Lenka Sage: Turtle Straw

Graduate Lenka Sage is the owner of Lenka’s Place art studio in Eagle. In her project, Sage plans to use her artistic skills to help educate the valley’s youth about the dangers of single-use plastics by building a turtle sculpture out of plastic straws with elementary school students.

“It will be a visible reminder of what plastic is doing to our planet,” Sage said. “The children will be sharing their knowledge with family and friends, and I believe with this ripple effect we can change one little habit, one human at a time.”

Sage said she plans to start her project with students at Eagle Valley Elementary School next year.

Dani Rodriguez: Free Your Reading

Graduate Dani Rodriguez’s goal is to open up new and innovative ways for parents to engage in reading with their children.

“As an ECE (Early Childhood Education) Teacher’s Assistant, I observed that parents did not read to their children — not because they did not want to, but sometimes because the materials were in English so they saw language as an obstacle,” Rodriguez said. “One day I told a mom, ‘What if you forget about the words that are on the page and just describe the colors and the drawings?’ I saw a sense of relief in her eyes that I will never forget.”

Through her “Free Your Reading” project, Rodriguez wants to give parents who may be hesitant to read to their children the freedom to be creative with their storytelling, helping them overcome the frustration of a language barrier while giving space to incorporate their own narratives and values into the experience.

“I want to give caregivers the opportunity to practice how to tell a story: describing images, creating a new version if they want, and focusing on the goal that is planting the seed to foster the interest in reading,” Rodriguez said.

Rodriguez is connecting with the Parents Mentor Program & Early Childhood Partners at YouthPower365 to help get her program into the community. Those interested in the project can contact her at dani@ecpartners.org.

Additional projects

Miguel Angel Aguirre: Healthy Parenting

“My goal is to re-educate parents in order to break the cycle of old patterns and beliefs in order to raise resilient children.”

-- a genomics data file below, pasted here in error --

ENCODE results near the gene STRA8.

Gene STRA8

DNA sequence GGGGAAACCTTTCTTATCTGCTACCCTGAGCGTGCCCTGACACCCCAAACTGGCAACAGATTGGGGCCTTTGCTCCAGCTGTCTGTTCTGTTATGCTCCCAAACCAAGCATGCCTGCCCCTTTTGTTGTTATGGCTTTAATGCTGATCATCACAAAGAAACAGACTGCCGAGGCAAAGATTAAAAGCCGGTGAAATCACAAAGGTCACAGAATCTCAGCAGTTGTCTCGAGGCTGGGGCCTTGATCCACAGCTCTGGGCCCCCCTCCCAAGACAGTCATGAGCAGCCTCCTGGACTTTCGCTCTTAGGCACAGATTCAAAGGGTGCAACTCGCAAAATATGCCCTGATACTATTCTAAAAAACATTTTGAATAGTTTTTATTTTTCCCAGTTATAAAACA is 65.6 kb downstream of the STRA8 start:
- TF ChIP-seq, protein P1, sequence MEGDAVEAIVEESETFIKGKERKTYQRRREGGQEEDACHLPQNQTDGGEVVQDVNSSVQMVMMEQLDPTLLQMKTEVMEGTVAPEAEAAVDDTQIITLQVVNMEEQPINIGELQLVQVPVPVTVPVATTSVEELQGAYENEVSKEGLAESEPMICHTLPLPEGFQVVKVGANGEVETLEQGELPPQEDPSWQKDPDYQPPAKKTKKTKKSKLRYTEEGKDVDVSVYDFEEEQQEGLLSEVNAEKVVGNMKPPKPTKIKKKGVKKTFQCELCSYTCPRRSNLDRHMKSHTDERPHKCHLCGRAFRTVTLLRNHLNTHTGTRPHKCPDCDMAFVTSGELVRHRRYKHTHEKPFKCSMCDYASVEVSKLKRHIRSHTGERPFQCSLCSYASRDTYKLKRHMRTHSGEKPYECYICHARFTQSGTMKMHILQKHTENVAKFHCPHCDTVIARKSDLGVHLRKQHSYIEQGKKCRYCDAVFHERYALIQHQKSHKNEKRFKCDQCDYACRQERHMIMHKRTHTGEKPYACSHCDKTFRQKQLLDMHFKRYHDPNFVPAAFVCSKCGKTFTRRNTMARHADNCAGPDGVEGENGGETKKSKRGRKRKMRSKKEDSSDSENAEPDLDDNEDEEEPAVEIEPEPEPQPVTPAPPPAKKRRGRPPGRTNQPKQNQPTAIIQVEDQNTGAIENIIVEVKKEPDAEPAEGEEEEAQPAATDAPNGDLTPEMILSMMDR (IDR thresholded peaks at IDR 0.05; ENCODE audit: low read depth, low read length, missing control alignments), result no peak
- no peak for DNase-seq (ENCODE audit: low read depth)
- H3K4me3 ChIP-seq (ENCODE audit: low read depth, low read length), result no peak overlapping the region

Jisela Crus: Connect Eagle

“My inspiration came from when I moved here to Eagle County from the San Luis Valley a year ago, and what it takes to adapt and connect. My idea is to create a Facebook group where the community can come together to post, promote, share and connect with each other and work together/collaborate and feel more connected and involved in their community.”

Cameron Dole: Youth Leadership Training Institute

“My goal is to increase the opportunity for youth to learn leadership skills and thrive in a group of their peers while using these learned post-secondary skills to increase their community involvement and real-life situations.”

Delia Felis: TEENS (Todos Estamos Estudiando Nuestra Salud mental)

“My project focuses on young adults’ mental health. With T.E.E.N.S. young adults will be able to express themselves through drawing and/or writing.”

Jenny Hetei: Let’s be Upfront

“My goal is to educate eighth graders going into high school about the dangers of marijuana. Marijuana is a hallucinogenic drug and can trigger certain mental health disorders, particularly among youth who are genetically predisposed to schizophrenia and/or bipolar disorder.”

Rene Martinez: Empowering Families through Computer Learning

“My project aims to empower families through computer learning in a family interaction environment.”

Kaitlyn McGovern: Stress Management for Success

“This workshop will explore the impacts of chronic stress on the whole health of a person. Simple tools and practices will be offered to support individuals and families in learning how to positively cope and manage their life stressors.”

Grace Meinberg: Kindness Corner

“A simple act of kindness can have a significant impact, and together, we can make Eagle County a happier and healthier place to live. Volunteers from our community will be stationed on the corner or the entrance of frequently visited locations to share and spread kindness to our locals and visitors.”

Luz Alejandra Pedroza Parra: Getting an Opportunity

“My primary goal is to create a support group where professionals from other countries can share the difficulties they have encountered to obtain jobs related to their professions and find solutions together.”

Claudia Quintana: Empowering Bilingual Young Minds

“My project is finding and/or creating opportunities to publish my bilingual students’ work in Eagle County. My mission is to empower students to use their bilingual identity and to raise community awareness of the importance of being bilingual in the 20th century.”

For more information on the Family Leadership Training Institute of Eagle County, contact Glenda Wentworth at glenda.wentworth@eaglecounty.us and follow the organization’s Facebook page.